Rally Fiasco

Photograph Source: DonkeyHotey – CC BY 2.0

The unusually candid photo of Donald Trump as he walked in darkness from the Marine One helicopter on the South Lawn of the White House caught him appearing dejected and defeated on return from a sparse turnout at his Tulsa rally.

He has good reason to be down in the dumps.

The Trump campaign had predicted attendance of more than a million fans. But the hoped-for rock star-like turnout sputtered like a guitar with a broken string as an estimated 6,200 people reportedly occupied the Bank of Oklahoma stadium. A full house in the arena’s bright blue seats is 19,200 people. A nearby outdoor rally to be held after the indoor show was canceled because few showed.

Associated Press photographer Patrick Semansky exposed Trump with his blue suit jacket unbuttoned, his red tie undone with both ends dangling limply from around his neck, the collar of his white shirt opened, a red MAGA hat crumpled in his left hand at his side, the expression on his face one of abject disappointment. This was a picture of a man in distress. NBC said he was “furious.”

His campaign had touted Tulsa as a major event, his first rally since the pandemic-induced near-nationwide lockdown three months ago. After all, Trump won Oklahoma over Hillary Clinton by 36 points in 2016, a seemingly guaranteed red state that couldn’t fail presidential hubris. There may be second thoughts about that now.

Known for temper tantrums, Trump’s wrath is sure to be monumental about the lower-than-expected rally numbers, more so since he reportedly has been angry at polls showing Joe Biden beating him in November’s election. Anger at disloyalty and criticism has led him to lash out in retaliation and to fire many people, both inside the White House and elsewhere in government.

An astounding 415 people have been fired, resigned or changed positions as of May 25 since Trump took office Jan. 20, 2017, Wikipedia says. The list does not include lower level officials.

Want to guess the prospects of the longevity of Brad Parscale as Trump’s campaign chairman?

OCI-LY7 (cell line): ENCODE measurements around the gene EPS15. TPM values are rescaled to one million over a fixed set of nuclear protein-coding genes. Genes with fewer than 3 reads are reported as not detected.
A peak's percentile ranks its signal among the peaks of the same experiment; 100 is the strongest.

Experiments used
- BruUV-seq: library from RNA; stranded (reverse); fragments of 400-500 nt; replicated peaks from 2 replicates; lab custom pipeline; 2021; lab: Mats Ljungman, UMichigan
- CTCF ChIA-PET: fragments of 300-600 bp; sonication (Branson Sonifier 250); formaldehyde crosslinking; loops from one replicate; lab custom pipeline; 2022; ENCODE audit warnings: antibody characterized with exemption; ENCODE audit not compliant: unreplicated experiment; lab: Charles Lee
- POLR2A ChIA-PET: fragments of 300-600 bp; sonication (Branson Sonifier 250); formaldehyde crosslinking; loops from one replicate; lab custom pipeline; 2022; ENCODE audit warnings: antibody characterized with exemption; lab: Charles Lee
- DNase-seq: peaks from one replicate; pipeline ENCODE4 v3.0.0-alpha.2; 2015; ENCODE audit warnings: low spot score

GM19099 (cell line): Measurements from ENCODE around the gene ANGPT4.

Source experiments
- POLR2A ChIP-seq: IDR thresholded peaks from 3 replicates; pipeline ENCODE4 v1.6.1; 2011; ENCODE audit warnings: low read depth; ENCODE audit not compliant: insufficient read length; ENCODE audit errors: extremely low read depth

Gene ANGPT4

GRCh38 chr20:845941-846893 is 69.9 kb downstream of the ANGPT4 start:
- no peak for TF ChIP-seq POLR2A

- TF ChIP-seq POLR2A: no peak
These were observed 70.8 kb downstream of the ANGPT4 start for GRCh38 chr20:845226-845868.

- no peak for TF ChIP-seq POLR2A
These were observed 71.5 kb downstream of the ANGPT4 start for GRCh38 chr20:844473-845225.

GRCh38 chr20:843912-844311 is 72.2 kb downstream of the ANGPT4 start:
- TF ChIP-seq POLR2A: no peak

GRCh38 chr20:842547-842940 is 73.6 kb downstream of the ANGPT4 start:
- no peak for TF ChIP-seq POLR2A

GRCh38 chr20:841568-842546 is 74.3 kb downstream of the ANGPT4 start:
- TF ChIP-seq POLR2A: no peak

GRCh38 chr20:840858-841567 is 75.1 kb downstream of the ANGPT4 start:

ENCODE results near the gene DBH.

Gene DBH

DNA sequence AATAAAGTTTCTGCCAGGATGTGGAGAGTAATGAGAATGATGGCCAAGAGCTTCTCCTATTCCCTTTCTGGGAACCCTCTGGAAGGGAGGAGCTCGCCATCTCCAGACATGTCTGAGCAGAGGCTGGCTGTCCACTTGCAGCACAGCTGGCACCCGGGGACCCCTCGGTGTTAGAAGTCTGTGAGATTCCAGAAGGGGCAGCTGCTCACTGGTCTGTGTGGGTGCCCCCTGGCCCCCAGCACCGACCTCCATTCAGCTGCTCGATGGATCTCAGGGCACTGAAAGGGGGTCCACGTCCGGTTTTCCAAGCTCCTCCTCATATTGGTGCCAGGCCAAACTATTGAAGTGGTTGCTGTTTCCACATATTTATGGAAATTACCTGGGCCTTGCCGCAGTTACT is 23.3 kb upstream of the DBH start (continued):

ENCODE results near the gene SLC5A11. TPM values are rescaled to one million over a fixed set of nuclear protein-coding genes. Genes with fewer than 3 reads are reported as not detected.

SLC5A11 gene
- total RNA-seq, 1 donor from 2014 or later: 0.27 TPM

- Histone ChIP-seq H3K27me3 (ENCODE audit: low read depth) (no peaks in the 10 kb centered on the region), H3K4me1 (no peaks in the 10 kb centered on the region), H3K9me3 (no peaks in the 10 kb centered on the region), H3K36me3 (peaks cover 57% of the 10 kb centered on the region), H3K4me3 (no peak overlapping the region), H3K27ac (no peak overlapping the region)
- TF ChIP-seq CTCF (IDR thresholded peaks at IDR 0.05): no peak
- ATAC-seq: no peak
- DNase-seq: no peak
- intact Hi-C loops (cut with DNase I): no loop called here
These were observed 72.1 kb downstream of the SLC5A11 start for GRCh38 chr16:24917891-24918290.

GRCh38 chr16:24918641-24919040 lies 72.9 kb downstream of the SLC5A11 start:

Trump campaign spokesman Tim Murtaugh gave one reason for the lower rally turnout as the presence of protesters who were preventing the president’s supporters from entering the BOK center. But reporters at the rally said there were few protesters.

Can an apparent widespread campaign by teens on the social media site TikTok and Korean pop music groups take credit for attempting to sabotage attendance at the rally? They reportedly had thousands of people sign up for free tickets for the rally who then just didn’t show up. But it wasn’t only teens, CNN reported. The ticket prank, or scam, went viral, reportedly reaching Twitter, Snapchat and Instagram.

Anti-Trump Republican strategist Steve Schmidt said, “The teens of America have struck a savage blow against @realDonald Trump,” The New York Times reported.

It will be interesting to see whether low attendance at the Tulsa rally was a fluke, a result of the coronavirus on the rise in Oklahoma or whether both teens and adults among the Never Trumpers, as the president has referred to his opponents, will strike again in the prelude to another Trump rally as the election season moves into full swing.

What cannot be discounted is that the lower turnout reflected a decline of would-be Trump voters among those who voted for him in 2016. What doesn’t help is the president has been taking the opposite stance from the majority of voters on some major issues, chiefly the current national civil unrest. They also include Supreme Court decisions on LGBTQ rights and protection for more than 600,000 immigrants known as the Dreamers.

For example, a CBS poll this month showed 82 percent of Americans believe LGBTQ people should receive protection under civil rights laws and fully 85 percent said in the same survey that Dreamers should be given legal status, the Times reported.

The Trump administration, supported by evangelicals, conservatives generally, the far right and white supremacists, has fought in the courts to deport the Dreamers and crack down on gay rights.

“The choice is very simple,” Trump said at the rally. “Do you want to bow before the left-wing mob, or do you want to stand up tall and proud as Americans?”

Further, there has been widespread support among a majority of Americans for the Black Lives Matter movement that’s at the forefront of reforming the police and ending their brutality toward Blacks and other minorities. In the opposite corner, Trump favored deploying not only police but active duty Army units against demonstrators in Washington, D.C., Minneapolis, where police killed George Floyd May 25 and, most recently, in Seattle.

Standing firm against the majority certainly won’t be conducive to Trump expanding his voter rolls, nor will his continued refusal to lead the country in recognizing the seriousness of the pandemic.

Richard C. Gross, who covered war and peace in the Middle East and was foreign editor of United Press International, served as the opinion page editor of The Baltimore Sun.